If Brant Bjork felt creatively stifled in Kyuss, he’s surely spent the last two decades making up for lost time. He has released 14 albums with the above groups since 1999, averaging an album every 16 months. His first solo album, 1999’s Jalamanta, featured him on all vocal and instrumental duties. Bjork’s work is accented by his flat, rhythmic vocals, and repetitive (but catchy) riffs.  

8. Ché


The title track from 2000’s Sounds of Liberation.

Performed with: 

  • Brant Bjork
  • Alfredo Hernandez

Band Summary:
Ché’s only album was 2000’s Sounds of Liberation, which featured Bjork, Hernandez, and Unida bassist Dave Dinsmore. With Bjork taking on frontman duties, the band actually sounds a good deal like his solo work over the last 20 years—but a tinge heavier. You’ll still find the same lo-fi production, swirling, circular riffs, and the lackadaisical vocals. Though the band no longer exists, you can still frequently catch live covers of their songs when you see Brant Bjork and the Bros perform live.

9. The Desert Sessions


Settle into true desert rock.

Performed with: 

  • Nick Oliveri
  • Josh Homme

Band Summary:
The Desert Sessions wasn’t so much a band as it was a few songs that were recorded in the open desert. Here’s the background: Josh Homme and his friends used to throw “generator parties” in the California desert. Basically, they’d rev up a generator and use it to supply the juice to their instruments. Then, they’d get to rocking. The Desert Sessions volumes were the recordings Josh Homme took while he and his friends played during generator parties after Kyuss broke up. The Desert Sessions allowed for rock musicians to come and go in performances, and it’s a template Homme seemed to like, as he followed a similar pattern when he formed Queens of the Stone Age. Eventually, QOTSA took front and center, and the Desert Sessions fell to the wayside (though it looks like new material is coming soon).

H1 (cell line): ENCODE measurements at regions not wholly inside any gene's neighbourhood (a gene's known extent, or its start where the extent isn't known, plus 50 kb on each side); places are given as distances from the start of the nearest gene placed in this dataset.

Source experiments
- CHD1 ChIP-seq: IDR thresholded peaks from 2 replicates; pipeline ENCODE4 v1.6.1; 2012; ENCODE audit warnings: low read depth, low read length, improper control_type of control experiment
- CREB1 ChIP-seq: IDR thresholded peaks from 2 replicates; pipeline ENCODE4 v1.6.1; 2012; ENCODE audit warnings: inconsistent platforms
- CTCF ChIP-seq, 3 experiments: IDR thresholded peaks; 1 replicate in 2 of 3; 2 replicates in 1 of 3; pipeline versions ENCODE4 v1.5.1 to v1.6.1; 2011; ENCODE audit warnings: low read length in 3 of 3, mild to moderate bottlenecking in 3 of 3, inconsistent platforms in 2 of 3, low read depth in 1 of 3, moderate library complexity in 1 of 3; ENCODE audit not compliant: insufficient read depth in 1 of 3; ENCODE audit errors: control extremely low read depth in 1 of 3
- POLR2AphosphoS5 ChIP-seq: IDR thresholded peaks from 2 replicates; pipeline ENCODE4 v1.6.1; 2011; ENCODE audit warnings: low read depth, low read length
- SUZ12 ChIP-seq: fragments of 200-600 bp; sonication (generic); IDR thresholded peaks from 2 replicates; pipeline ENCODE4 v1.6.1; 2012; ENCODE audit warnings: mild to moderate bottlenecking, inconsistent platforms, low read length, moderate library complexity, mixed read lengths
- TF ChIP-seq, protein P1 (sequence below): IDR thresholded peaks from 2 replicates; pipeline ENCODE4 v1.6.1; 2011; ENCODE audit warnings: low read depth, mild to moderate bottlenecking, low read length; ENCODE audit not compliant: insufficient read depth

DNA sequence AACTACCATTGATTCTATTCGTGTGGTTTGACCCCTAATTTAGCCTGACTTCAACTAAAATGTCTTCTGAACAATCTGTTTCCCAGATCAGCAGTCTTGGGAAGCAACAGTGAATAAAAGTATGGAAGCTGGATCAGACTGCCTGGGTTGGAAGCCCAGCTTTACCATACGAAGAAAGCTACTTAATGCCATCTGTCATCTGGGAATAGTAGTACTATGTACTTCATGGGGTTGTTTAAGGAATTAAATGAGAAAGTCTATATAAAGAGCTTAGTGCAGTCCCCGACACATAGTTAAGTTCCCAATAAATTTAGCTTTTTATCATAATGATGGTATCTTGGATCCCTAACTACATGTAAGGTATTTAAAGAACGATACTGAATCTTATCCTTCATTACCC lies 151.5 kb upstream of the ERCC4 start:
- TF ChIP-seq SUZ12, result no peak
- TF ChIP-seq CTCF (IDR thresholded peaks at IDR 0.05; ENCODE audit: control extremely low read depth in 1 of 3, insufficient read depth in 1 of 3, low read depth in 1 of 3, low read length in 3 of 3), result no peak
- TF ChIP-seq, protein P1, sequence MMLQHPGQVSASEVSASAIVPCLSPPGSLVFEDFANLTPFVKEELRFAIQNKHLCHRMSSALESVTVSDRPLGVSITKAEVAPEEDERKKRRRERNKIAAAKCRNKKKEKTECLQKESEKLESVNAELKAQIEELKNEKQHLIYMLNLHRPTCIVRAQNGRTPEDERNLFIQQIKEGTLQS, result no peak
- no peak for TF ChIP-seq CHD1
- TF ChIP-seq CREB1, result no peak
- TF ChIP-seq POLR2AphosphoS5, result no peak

10. Dwarves


Self-destructive Punk Rock.

Performed with: Nick Oliveri
Band Summary:
Perhaps the epitome of “Down with the man” punk rock, the Dwarves pulled numerous stunts and pushed tons of tongue-in-cheek jokes through their albums and lyrics. Their most famous and self-destructive stunt was in 1993 when the band announced that guitarist He Who Cannot Be Named passed away. The only problem: Her Who Cannot Be Named was still alive. Sub Pop subsequently dropped the band, sending the group into a tailspin. They eventually reunited, this time with Nick Oliveri in tow as a guest performer, to release 2004’s The Dwarves Must Die

11. Them Crooked Vultures


“New Fang”: A Grammy-winning song from Them Crooked Vultures.

Performed with: Josh Homme
Band Summary: